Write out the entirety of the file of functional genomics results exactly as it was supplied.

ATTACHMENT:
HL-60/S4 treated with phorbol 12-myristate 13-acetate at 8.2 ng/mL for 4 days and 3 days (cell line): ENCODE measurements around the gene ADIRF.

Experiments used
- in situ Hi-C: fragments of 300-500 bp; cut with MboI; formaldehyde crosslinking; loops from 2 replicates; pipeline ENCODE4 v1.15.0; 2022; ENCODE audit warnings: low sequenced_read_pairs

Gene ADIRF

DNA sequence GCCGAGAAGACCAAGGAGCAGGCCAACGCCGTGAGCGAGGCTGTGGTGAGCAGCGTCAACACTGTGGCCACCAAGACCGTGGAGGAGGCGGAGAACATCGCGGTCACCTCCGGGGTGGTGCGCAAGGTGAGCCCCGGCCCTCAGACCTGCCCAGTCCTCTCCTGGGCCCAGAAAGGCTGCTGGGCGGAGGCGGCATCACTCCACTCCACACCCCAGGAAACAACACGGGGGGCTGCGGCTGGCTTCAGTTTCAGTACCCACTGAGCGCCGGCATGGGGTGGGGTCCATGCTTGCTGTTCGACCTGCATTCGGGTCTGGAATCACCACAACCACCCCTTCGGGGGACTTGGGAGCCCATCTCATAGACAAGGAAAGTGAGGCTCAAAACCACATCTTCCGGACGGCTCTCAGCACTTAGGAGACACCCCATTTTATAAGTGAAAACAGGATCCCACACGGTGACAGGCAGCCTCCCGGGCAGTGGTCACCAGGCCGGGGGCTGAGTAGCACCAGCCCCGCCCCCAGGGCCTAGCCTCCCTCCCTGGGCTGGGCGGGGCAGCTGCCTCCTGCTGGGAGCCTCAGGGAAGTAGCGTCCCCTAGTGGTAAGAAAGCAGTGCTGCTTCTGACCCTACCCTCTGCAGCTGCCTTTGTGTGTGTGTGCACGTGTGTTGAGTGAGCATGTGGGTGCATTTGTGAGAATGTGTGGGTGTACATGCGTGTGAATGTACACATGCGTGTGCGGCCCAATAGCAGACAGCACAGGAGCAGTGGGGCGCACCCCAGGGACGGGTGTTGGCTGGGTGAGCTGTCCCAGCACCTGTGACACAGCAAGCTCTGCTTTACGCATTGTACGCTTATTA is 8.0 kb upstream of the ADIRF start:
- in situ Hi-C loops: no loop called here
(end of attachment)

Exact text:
HL-60/S4 treated with phorbol 12-myristate 13-acetate at 8.2 ng/mL for 4 days and 3 days (cell line): ENCODE measurements around the gene ADIRF.

Experiments used
- in situ Hi-C: fragments of 300-500 bp; cut with MboI; formaldehyde crosslinking; loops from 2 replicates; pipeline ENCODE4 v1.15.0; 2022; ENCODE audit warnings: low sequenced_read_pairs

Gene ADIRF

DNA sequence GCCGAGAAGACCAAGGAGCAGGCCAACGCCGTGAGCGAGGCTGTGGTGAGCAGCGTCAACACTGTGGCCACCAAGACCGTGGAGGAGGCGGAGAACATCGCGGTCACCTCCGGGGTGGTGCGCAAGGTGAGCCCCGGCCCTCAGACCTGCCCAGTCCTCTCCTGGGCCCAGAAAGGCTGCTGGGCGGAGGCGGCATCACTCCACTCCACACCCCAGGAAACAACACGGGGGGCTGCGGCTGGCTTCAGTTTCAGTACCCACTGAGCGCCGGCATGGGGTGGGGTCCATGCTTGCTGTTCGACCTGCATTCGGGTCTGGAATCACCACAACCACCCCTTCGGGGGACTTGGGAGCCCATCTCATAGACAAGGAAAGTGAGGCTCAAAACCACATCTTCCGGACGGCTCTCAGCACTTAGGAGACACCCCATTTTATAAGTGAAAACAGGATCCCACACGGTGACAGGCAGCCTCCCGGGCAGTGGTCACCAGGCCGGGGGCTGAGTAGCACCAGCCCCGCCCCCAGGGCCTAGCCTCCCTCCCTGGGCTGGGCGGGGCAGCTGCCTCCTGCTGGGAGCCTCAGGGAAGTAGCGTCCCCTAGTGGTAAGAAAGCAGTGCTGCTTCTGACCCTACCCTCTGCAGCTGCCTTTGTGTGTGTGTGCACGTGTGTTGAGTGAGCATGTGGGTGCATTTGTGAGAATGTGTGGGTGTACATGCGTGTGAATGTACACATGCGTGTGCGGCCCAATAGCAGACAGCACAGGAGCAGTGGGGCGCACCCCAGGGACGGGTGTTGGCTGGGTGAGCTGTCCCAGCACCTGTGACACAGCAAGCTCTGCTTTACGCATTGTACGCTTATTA is 8.0 kb upstream of the ADIRF start:
- in situ Hi-C loops: no loop called here